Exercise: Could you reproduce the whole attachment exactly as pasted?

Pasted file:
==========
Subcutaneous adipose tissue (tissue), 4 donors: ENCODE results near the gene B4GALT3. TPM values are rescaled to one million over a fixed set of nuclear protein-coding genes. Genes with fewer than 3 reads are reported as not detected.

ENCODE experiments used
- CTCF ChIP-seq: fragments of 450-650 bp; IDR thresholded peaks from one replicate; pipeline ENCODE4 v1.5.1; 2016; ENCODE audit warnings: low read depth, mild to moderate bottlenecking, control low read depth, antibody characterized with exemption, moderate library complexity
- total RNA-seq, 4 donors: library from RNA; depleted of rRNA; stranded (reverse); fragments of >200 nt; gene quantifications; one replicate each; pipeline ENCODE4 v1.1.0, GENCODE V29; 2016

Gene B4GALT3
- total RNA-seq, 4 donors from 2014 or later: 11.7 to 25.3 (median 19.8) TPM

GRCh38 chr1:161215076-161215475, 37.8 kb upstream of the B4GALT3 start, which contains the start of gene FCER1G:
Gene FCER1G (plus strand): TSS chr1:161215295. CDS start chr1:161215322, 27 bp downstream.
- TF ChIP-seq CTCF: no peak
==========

Subcutaneous adipose tissue (tissue), 4 donors: ENCODE results near the gene B4GALT3. TPM values are rescaled to one million over a fixed set of nuclear protein-coding genes. Genes with fewer than 3 reads are reported as not detected.

ENCODE experiments used
- CTCF ChIP-seq: fragments of 450-650 bp; IDR thresholded peaks from one replicate; pipeline ENCODE4 v1.5.1; 2016; ENCODE audit warnings: low read depth, mild to moderate bottlenecking, control low read depth, antibody characterized with exemption, moderate library complexity
- total RNA-seq, 4 donors: library from RNA; depleted of rRNA; stranded (reverse); fragments of >200 nt; gene quantifications; one replicate each; pipeline ENCODE4 v1.1.0, GENCODE V29; 2016

Gene B4GALT3
- total RNA-seq, 4 donors from 2014 or later: 11.7 to 25.3 (median 19.8) TPM

GRCh38 chr1:161215076-161215475, 37.8 kb upstream of the B4GALT3 start, which contains the start of gene FCER1G:
Gene FCER1G (plus strand): TSS chr1:161215295. CDS start chr1:161215322, 27 bp downstream.
- TF ChIP-seq CTCF: no peak